“It’s not just rich kids who go to Yale!” shouted another attendee.

Davis Richardson is a writer whose work has appeared in Vice, Nylon Magazine, and Capitol File. Follow him on Twitter @davisoliverr

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A Researcher at Brown University Claims that Trump Signs and American Flags Frighten Black People

America’s “Finest” Institutions Down the Insane Path of Wokeness

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Carycruz Bueno, a postdoctoral researcher at Brown University, tweeted about how Black Airbnb guests may actually receive trauma from looking at Trump signs.

A few weeks ago Bueno tweeted that the online vacation rental company “doesn’t understand the trauma” that Trump signs allegedly cause for Black people.

As Ben Zeisloft of Campus Reform noted, “Airbnb rentals are privately owned properties listed for short-term and long-term rental on Airbnb. Airbnb, unlike hotels, does not own the properties. It is the platform that connects private owners with renters and facilitates payments.”

Bueno claimed that when she and her husband arrived at a property they rented in Maine they saw “Trump signs and other white nationalist symbols” in the yard. Bueno recalled that she was “immediately scared” for her life and her family’s safety.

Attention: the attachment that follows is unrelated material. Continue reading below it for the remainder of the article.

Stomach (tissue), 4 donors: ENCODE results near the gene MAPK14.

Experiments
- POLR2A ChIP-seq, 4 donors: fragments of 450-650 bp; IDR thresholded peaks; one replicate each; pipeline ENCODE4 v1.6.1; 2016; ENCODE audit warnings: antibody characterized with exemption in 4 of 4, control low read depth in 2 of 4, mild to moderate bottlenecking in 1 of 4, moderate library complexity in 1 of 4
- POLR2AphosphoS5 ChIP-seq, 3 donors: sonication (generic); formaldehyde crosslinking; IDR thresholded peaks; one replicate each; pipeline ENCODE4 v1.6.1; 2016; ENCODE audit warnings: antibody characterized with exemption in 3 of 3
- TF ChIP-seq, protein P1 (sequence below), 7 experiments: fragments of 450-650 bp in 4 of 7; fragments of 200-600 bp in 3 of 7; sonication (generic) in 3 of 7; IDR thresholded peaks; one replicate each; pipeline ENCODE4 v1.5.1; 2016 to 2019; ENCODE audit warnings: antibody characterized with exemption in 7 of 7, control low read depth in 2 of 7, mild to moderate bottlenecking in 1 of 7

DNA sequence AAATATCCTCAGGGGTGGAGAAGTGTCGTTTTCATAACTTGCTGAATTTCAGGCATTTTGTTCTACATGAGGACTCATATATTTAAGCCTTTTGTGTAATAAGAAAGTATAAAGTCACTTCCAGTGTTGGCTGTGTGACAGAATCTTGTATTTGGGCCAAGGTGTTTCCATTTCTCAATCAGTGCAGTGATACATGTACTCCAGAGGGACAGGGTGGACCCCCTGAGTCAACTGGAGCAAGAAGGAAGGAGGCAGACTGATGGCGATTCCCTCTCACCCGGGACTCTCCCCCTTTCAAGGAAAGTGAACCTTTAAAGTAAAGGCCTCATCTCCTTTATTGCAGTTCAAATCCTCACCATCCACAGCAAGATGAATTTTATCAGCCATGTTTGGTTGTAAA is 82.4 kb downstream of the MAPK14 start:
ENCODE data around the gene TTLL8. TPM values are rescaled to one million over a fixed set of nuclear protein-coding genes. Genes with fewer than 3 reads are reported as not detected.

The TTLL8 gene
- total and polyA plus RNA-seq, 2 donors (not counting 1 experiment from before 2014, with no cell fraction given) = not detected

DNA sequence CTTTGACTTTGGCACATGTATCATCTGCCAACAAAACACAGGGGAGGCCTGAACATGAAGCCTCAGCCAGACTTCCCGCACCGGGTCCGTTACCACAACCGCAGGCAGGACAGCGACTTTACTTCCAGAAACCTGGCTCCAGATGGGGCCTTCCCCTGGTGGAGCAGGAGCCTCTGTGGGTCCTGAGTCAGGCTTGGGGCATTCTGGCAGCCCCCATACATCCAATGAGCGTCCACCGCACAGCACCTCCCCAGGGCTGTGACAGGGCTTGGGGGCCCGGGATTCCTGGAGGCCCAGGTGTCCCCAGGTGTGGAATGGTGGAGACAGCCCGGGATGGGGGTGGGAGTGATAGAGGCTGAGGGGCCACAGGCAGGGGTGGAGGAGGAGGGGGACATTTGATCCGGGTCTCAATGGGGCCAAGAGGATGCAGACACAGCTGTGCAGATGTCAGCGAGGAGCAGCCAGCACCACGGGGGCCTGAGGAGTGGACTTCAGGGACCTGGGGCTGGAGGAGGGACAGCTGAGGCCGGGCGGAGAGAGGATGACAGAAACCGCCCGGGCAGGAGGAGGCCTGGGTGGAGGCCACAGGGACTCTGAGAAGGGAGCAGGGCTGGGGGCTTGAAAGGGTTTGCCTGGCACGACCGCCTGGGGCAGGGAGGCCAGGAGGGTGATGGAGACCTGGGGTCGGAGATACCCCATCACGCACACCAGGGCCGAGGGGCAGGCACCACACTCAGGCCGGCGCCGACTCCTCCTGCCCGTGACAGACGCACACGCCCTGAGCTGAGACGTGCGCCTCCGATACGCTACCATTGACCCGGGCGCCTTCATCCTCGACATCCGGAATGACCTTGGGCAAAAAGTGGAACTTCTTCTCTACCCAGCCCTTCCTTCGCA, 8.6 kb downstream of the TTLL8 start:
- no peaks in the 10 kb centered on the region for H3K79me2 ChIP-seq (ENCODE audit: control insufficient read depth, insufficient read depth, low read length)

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According to Bueno’s account of the situation, Airbnb said they could do nothing to address the situation. The Brown University researcher said that this a “prime example [of] how White companies make a BLM statement,”and then proceed to “do nothing” when a Black person declares that she doesn’t “feel safe.”

Bueno is of the opinion that Airbnb is “only words no action,” and should “do better” to accommodate the grievances of so-called persecuted groups.

She also advocated for the establishment of a “greenbook version of AirBnB” in order for BIPOC (black indigenous people of color) not have “to pay to feel uncomfortable and scared.”

Bueno even went as far as to say that the American flag could serve as a symbol “used in many places to scare Black people,” on top of KKK and Confederate symbols.

Several conservative students on campus were not happy with Bueno’s remarks.

Brown University Students for Trump President Emma Rae Phillips said to Campus Reform that she is “disappointed by Bueno’s comments.”

Phillips is an economics major and observed that Bueno’s “tweets do not seem to show much understanding of how free markets work” given how people who use Airbnb can patronize other services instead.

Additionally, she noted that “American flags and Trump signs are not racist in any way, shape, or form.”

With how radically indoctrinated many students have become, you can only expect the most outlandish of behavior coming from these students. Late stage political correctness if you will.

Conservatives may have to social distance themselves from these institutions of higher learning. They’re more like indoctrination centers at this point.